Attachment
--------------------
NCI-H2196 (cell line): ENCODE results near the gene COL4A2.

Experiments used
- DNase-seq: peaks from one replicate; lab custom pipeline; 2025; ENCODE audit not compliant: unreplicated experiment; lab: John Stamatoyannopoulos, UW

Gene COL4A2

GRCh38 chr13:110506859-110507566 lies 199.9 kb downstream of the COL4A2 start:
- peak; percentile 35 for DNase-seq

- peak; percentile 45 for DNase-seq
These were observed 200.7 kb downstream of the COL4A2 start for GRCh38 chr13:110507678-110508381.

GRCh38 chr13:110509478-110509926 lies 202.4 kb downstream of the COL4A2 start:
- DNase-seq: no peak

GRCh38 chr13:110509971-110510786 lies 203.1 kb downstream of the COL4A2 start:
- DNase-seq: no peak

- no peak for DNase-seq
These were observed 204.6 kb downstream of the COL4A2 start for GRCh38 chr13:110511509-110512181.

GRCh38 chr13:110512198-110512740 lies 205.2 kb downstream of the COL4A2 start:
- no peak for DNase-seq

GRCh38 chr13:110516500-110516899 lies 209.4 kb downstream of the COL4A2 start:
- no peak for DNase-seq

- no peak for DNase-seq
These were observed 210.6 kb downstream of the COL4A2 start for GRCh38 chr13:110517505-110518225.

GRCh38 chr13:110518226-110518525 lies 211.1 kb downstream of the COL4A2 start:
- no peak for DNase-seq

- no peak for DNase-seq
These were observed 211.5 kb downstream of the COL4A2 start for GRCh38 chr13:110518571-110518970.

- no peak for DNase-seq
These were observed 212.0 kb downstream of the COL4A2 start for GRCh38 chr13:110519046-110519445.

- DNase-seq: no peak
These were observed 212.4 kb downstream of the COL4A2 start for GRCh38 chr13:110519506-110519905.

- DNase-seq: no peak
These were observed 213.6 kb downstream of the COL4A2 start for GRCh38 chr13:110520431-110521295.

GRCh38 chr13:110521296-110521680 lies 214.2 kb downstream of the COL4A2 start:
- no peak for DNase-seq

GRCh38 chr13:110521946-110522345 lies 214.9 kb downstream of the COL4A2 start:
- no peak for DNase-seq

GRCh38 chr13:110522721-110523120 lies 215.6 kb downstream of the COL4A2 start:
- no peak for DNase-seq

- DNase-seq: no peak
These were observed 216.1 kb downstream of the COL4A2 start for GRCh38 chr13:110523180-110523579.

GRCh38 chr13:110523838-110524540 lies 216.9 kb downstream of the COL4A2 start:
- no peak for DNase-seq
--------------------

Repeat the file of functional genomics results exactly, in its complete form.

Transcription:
NCI-H2196 (cell line): ENCODE results near the gene COL4A2.

Experiments used
- DNase-seq: peaks from one replicate; lab custom pipeline; 2025; ENCODE audit not compliant: unreplicated experiment; lab: John Stamatoyannopoulos, UW

Gene COL4A2

GRCh38 chr13:110506859-110507566 lies 199.9 kb downstream of the COL4A2 start:
- peak; percentile 35 for DNase-seq

- peak; percentile 45 for DNase-seq
These were observed 200.7 kb downstream of the COL4A2 start for GRCh38 chr13:110507678-110508381.

GRCh38 chr13:110509478-110509926 lies 202.4 kb downstream of the COL4A2 start:
- DNase-seq: no peak

GRCh38 chr13:110509971-110510786 lies 203.1 kb downstream of the COL4A2 start:
- DNase-seq: no peak

- no peak for DNase-seq
These were observed 204.6 kb downstream of the COL4A2 start for GRCh38 chr13:110511509-110512181.

GRCh38 chr13:110512198-110512740 lies 205.2 kb downstream of the COL4A2 start:
- no peak for DNase-seq

GRCh38 chr13:110516500-110516899 lies 209.4 kb downstream of the COL4A2 start:
- no peak for DNase-seq

- no peak for DNase-seq
These were observed 210.6 kb downstream of the COL4A2 start for GRCh38 chr13:110517505-110518225.

GRCh38 chr13:110518226-110518525 lies 211.1 kb downstream of the COL4A2 start:
- no peak for DNase-seq

- no peak for DNase-seq
These were observed 211.5 kb downstream of the COL4A2 start for GRCh38 chr13:110518571-110518970.

- no peak for DNase-seq
These were observed 212.0 kb downstream of the COL4A2 start for GRCh38 chr13:110519046-110519445.

- DNase-seq: no peak
These were observed 212.4 kb downstream of the COL4A2 start for GRCh38 chr13:110519506-110519905.

- DNase-seq: no peak
These were observed 213.6 kb downstream of the COL4A2 start for GRCh38 chr13:110520431-110521295.

GRCh38 chr13:110521296-110521680 lies 214.2 kb downstream of the COL4A2 start:
- no peak for DNase-seq

GRCh38 chr13:110521946-110522345 lies 214.9 kb downstream of the COL4A2 start:
- no peak for DNase-seq

GRCh38 chr13:110522721-110523120 lies 215.6 kb downstream of the COL4A2 start:
- no peak for DNase-seq

- DNase-seq: no peak
These were observed 216.1 kb downstream of the COL4A2 start for GRCh38 chr13:110523180-110523579.

GRCh38 chr13:110523838-110524540 lies 216.9 kb downstream of the COL4A2 start:
- no peak for DNase-seq